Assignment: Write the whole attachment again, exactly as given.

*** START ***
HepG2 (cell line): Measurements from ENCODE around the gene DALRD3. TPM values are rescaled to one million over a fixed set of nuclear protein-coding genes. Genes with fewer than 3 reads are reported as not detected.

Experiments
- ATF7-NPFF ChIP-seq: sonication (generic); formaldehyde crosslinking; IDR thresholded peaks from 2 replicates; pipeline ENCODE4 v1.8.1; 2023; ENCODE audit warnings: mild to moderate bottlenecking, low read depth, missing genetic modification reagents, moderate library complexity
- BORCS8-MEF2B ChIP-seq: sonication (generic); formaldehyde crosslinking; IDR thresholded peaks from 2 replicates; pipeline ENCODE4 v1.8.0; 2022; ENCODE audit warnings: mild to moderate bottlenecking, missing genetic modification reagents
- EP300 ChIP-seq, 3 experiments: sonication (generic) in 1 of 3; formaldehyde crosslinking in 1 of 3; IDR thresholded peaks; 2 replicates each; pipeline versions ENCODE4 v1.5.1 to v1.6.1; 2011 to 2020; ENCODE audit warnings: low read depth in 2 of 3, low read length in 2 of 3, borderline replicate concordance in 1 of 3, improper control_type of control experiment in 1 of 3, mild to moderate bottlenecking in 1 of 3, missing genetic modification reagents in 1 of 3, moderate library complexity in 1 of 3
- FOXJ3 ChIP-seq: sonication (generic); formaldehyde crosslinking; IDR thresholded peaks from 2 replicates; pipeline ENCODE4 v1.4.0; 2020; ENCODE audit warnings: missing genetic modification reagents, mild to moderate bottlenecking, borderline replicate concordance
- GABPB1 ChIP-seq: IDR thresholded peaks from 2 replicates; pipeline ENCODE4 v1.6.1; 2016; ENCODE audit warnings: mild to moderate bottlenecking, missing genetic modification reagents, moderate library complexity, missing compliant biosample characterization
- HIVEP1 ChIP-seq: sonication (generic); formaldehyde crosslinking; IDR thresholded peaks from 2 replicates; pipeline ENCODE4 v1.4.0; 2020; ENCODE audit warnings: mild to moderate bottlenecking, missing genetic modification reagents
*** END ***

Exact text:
HepG2 (cell line): Measurements from ENCODE around the gene DALRD3. TPM values are rescaled to one million over a fixed set of nuclear protein-coding genes. Genes with fewer than 3 reads are reported as not detected.

Experiments
- ATF7-NPFF ChIP-seq: sonication (generic); formaldehyde crosslinking; IDR thresholded peaks from 2 replicates; pipeline ENCODE4 v1.8.1; 2023; ENCODE audit warnings: mild to moderate bottlenecking, low read depth, missing genetic modification reagents, moderate library complexity
- BORCS8-MEF2B ChIP-seq: sonication (generic); formaldehyde crosslinking; IDR thresholded peaks from 2 replicates; pipeline ENCODE4 v1.8.0; 2022; ENCODE audit warnings: mild to moderate bottlenecking, missing genetic modification reagents
- EP300 ChIP-seq, 3 experiments: sonication (generic) in 1 of 3; formaldehyde crosslinking in 1 of 3; IDR thresholded peaks; 2 replicates each; pipeline versions ENCODE4 v1.5.1 to v1.6.1; 2011 to 2020; ENCODE audit warnings: low read depth in 2 of 3, low read length in 2 of 3, borderline replicate concordance in 1 of 3, improper control_type of control experiment in 1 of 3, mild to moderate bottlenecking in 1 of 3, missing genetic modification reagents in 1 of 3, moderate library complexity in 1 of 3
- FOXJ3 ChIP-seq: sonication (generic); formaldehyde crosslinking; IDR thresholded peaks from 2 replicates; pipeline ENCODE4 v1.4.0; 2020; ENCODE audit warnings: missing genetic modification reagents, mild to moderate bottlenecking, borderline replicate concordance
- GABPB1 ChIP-seq: IDR thresholded peaks from 2 replicates; pipeline ENCODE4 v1.6.1; 2016; ENCODE audit warnings: mild to moderate bottlenecking, missing genetic modification reagents, moderate library complexity, missing compliant biosample characterization
- HIVEP1 ChIP-seq: sonication (generic); formaldehyde crosslinking; IDR thresholded peaks from 2 replicates; pipeline ENCODE4 v1.4.0; 2020; ENCODE audit warnings: mild to moderate bottlenecking, missing genetic modification reagents